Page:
Referring to FIG. 1, a first exemplary embodiment of a hydrogen diffusion cell 10 is shown in accordance with the present invention. The diffusion cell 10 contains a supply tube 12, a drain tube 14 and an output tube 15. The supply tube 12 supplies unpurified hydrogen gas to the hydrogen diffusion cell 10. The drain tube 14 removes the unused, unpurified hydrogen gas from the hydrogen diffusion cell 10. The output tube 15 removes purified hydrogen gas from the hydrogen diffusion cell 10. The supply tube 12, drain tube 14, and output tube 15 are all made of stainless steel or another inert high strength alloy. The supply tube 12, drain tube 14 and-output tube 15 all pass through an end cap plate 16. The supply tube 12, drain tube 14 and output tube 15 are welded to the end cap plate 16 at the points where they pass through the end cap plate 16. To prevent stresses caused by expansion and contraction, the end cap plate 16 is preferably made of the same material, as is the supply tube 12, drain tube 14 and output tube 15.

On the supply tube 12 is located a clustered set of brazing flanges 20. Each brazing flange 20 is a short segment of tubing that is welded to the supply tube 12. The short segment of tubing is made of the same material as is the supply tube 12. Within each clustered set of brazing flanges 20, each brazing flange 20 is a different distance from the end cap plate 16. Furthermore, each brazing flange 20 in the clustered set radially extends from the supply tube 12 at an angle different from that of any of the other brazing flanges 20 in that same clustered set.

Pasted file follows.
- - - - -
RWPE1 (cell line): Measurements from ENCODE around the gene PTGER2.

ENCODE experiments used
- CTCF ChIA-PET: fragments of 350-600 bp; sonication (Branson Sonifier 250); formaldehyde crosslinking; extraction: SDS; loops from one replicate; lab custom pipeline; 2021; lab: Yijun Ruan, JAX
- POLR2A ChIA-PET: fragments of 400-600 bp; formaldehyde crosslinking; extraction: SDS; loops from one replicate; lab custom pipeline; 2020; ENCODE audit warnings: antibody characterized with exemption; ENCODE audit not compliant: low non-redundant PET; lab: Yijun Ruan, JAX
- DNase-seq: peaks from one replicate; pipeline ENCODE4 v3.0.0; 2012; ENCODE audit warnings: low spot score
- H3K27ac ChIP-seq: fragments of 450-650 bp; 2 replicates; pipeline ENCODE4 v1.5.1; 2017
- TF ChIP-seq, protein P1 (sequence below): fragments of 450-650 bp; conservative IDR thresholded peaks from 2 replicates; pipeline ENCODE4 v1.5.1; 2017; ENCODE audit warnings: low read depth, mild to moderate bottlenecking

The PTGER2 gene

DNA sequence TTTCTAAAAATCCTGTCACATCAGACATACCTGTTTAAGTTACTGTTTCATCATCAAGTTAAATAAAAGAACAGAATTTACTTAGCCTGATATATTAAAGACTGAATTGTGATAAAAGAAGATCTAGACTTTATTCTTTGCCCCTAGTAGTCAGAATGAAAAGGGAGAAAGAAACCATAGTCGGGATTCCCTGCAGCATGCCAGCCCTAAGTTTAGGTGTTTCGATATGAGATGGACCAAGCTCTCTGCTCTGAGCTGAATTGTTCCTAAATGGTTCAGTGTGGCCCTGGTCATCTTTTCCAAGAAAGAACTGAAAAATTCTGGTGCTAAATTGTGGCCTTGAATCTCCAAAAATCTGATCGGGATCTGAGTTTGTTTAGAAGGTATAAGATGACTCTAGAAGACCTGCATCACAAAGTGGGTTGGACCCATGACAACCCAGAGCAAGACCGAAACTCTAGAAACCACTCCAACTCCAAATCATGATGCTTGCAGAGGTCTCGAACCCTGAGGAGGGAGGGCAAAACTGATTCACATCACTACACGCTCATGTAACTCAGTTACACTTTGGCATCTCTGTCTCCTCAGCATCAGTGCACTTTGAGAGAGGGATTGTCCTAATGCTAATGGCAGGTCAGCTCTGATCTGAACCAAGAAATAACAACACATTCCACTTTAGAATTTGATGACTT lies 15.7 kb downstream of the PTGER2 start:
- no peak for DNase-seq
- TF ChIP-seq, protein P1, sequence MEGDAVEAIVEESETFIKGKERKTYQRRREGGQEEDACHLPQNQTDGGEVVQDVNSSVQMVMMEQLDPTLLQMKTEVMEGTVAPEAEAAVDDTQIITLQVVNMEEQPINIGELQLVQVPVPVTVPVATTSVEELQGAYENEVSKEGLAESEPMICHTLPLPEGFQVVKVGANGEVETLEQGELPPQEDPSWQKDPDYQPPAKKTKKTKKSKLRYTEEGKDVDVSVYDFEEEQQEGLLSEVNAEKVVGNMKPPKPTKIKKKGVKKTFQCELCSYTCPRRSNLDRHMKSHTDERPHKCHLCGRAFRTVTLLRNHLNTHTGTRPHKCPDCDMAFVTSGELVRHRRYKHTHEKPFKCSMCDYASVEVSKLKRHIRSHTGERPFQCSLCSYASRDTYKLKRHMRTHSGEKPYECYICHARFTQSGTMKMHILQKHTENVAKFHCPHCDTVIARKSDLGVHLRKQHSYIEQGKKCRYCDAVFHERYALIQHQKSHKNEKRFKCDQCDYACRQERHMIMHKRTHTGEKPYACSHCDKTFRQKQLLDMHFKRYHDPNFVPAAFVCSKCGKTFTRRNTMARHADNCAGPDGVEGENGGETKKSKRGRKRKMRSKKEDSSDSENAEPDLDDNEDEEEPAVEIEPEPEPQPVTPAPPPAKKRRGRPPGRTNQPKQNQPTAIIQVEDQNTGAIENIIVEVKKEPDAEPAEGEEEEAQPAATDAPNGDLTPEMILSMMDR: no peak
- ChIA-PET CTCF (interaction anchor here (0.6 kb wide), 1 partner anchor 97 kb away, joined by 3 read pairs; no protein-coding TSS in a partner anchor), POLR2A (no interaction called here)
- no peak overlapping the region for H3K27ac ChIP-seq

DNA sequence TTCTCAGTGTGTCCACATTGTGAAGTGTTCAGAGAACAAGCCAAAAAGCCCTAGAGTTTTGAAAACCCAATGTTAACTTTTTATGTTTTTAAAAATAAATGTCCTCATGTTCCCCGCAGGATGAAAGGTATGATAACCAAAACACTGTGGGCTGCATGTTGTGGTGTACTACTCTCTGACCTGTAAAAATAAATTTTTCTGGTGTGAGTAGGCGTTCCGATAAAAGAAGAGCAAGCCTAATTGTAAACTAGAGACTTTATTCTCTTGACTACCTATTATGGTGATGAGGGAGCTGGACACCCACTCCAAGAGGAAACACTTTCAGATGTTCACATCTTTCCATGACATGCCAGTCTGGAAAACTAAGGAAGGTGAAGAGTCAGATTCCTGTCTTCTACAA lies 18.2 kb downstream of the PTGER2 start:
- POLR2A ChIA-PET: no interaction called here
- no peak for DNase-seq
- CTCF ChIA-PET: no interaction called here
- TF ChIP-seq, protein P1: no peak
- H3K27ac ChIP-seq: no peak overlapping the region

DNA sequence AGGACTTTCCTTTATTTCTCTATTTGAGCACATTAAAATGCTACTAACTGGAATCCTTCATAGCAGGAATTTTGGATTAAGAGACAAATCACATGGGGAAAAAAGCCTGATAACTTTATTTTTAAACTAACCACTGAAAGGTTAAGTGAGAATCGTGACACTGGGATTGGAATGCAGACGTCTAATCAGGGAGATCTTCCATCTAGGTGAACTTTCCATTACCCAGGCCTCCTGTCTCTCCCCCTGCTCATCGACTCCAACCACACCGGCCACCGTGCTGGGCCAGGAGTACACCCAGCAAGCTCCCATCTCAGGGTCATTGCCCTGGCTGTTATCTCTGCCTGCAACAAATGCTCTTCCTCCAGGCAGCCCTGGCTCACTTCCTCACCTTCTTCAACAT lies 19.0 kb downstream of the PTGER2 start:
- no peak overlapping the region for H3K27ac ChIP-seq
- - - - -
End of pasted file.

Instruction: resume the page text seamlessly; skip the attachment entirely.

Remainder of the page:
In the embodiment shown in FIG. 1, there is only one clustered set of brazing flanges 20 on the supply tube 12 and that clustered set contains two brazing flanges 20. Such an embodiment is merely exemplary. It should be understood that multiple clustered sets of brazing flanges 20 can be present on the supply tube 12 and any plurality of brazing flanges 20 can be contained within each clustered set.

The drain tube 14 also contains clustered sets of brazing flanges 22. The brazing flanges 22 are of the same construction as those on the supply tube 12. The number of clustered sets of brazing flanges 22 on the drain tube 14 corresponds in number to the number of clustered sets of brazing flanges 20 present on the supply tube 12. Similarly, the number of brazing flanges 22 contained within each clustered set on the drain tube 14 corresponds in number to the number of brazing flanges 20 in each clustered set on the supply tube 12.

A plurality of concentric coils 24, 26 are provided. The concentric coils 24, 26 are made from palladium or a palladium alloy. The process used to make the coils is the subject of co-pending U.S. patent application Ser. No. 09/702,637, entitled METHOD AND APPARATUS FOR WINDING THIN WALLED TUBING, the disclosure of which is incorporated into this specification by reference.

The number of brazing flanges 20, 22 in each clustered set corresponds in number to the number of coils 24, 26. One end of each coil 24, 26 extends into a brazing flange 20 on the supply tube 12. The opposite end of each coil 24, 26 extends into a brazing flange 22 on the drain tube 14. The concentric coils 24, 26 have different diameters so that they can fit one inside another. Furthermore, each coil has a slightly different length so that the ends of the coils align properly with the different brazing flanges 20, 22 on the supply tube 12 and the drain tube 14, respectively.

In the embodiment of FIG. 1, there are two coils 24, 26. As such, there are two brazing flanges 20 on the supply tube 12 and two brazing flanges 22 on the drain tube 14. It will be understood that more than two concentric coils can be used. In any case, the number of supply brazing flanges 20 and drain brazing flanges 22 matches the number of coils used. Furthermore, in FIG. 1, the palladium coils have a length only slightly smaller than that of the cylindrical casing 28. It will be understood that multiple palladium coils can be linearly aligned within the cylindrical casing, wherein each of the palladium coils is much shorter than the cylindrical casing. Hydrogen diffusion cells having multiple coils that are linearly aligned are disclosed in co-pending U.S. patent application Ser. No. 09/702,637 that was previously incorporated into this application by reference.